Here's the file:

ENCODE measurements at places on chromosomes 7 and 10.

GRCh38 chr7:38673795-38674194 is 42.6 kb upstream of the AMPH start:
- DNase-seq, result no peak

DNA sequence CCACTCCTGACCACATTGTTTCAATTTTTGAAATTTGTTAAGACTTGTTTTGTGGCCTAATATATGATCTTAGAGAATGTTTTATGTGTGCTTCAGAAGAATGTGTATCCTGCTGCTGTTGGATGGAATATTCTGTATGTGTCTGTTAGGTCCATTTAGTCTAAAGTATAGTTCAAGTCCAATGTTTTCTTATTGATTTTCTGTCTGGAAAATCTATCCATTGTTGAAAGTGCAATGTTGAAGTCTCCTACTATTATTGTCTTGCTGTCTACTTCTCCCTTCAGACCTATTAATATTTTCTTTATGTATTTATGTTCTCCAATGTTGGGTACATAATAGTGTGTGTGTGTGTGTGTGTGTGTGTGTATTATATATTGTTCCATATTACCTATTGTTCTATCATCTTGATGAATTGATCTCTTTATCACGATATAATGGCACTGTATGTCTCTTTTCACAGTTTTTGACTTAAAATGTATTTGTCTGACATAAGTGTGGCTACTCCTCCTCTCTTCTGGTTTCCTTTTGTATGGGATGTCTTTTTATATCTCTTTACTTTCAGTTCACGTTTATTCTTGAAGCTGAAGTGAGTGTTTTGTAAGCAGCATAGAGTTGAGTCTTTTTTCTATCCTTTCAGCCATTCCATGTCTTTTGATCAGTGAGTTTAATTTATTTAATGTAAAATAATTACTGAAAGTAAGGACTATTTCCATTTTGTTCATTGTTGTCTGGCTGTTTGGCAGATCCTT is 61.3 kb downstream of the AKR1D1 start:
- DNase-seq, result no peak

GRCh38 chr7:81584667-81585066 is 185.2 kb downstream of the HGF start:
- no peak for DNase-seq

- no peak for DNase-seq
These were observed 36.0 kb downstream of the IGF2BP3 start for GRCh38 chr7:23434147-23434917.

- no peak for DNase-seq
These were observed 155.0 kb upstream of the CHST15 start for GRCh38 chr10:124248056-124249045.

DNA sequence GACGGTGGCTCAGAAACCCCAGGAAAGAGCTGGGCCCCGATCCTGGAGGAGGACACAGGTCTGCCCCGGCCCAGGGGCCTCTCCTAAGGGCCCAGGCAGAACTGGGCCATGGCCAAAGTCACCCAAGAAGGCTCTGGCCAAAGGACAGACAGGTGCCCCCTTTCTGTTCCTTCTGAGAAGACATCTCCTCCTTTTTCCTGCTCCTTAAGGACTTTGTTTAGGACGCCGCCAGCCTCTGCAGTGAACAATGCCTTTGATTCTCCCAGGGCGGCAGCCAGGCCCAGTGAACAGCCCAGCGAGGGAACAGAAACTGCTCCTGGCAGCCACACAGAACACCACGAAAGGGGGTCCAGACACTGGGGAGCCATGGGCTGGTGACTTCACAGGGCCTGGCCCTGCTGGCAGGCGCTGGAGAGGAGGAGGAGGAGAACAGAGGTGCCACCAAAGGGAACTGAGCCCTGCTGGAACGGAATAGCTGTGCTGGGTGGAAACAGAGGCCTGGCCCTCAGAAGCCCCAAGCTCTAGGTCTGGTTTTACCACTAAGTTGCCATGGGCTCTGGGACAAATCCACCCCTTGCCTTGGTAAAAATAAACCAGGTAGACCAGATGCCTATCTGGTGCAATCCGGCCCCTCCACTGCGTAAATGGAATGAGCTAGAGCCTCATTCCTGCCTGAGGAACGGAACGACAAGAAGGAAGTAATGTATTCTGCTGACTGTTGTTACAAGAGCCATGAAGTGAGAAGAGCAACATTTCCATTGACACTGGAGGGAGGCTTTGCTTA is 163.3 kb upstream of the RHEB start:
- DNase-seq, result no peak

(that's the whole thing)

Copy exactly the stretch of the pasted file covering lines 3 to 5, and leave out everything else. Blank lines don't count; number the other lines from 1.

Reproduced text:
- DNase-seq, result no peak

DNA sequence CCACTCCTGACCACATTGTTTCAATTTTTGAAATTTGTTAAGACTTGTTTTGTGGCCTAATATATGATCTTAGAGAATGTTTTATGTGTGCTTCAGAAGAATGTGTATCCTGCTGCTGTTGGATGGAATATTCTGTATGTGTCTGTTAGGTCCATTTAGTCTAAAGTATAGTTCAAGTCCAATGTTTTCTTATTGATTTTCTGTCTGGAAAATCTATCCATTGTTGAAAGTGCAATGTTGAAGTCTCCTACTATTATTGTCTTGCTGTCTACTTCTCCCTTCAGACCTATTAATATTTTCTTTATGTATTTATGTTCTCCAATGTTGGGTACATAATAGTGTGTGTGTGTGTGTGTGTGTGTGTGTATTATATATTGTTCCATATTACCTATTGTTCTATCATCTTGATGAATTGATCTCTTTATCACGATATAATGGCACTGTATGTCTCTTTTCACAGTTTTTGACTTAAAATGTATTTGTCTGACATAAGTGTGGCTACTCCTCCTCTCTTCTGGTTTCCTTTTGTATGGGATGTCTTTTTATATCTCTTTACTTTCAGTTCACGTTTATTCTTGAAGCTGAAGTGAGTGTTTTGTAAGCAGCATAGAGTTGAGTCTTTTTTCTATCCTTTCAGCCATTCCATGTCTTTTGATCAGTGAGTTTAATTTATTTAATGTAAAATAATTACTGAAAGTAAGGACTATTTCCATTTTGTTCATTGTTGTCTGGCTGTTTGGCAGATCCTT is 61.3 kb downstream of the AKR1D1 start:
- DNase-seq, result no peak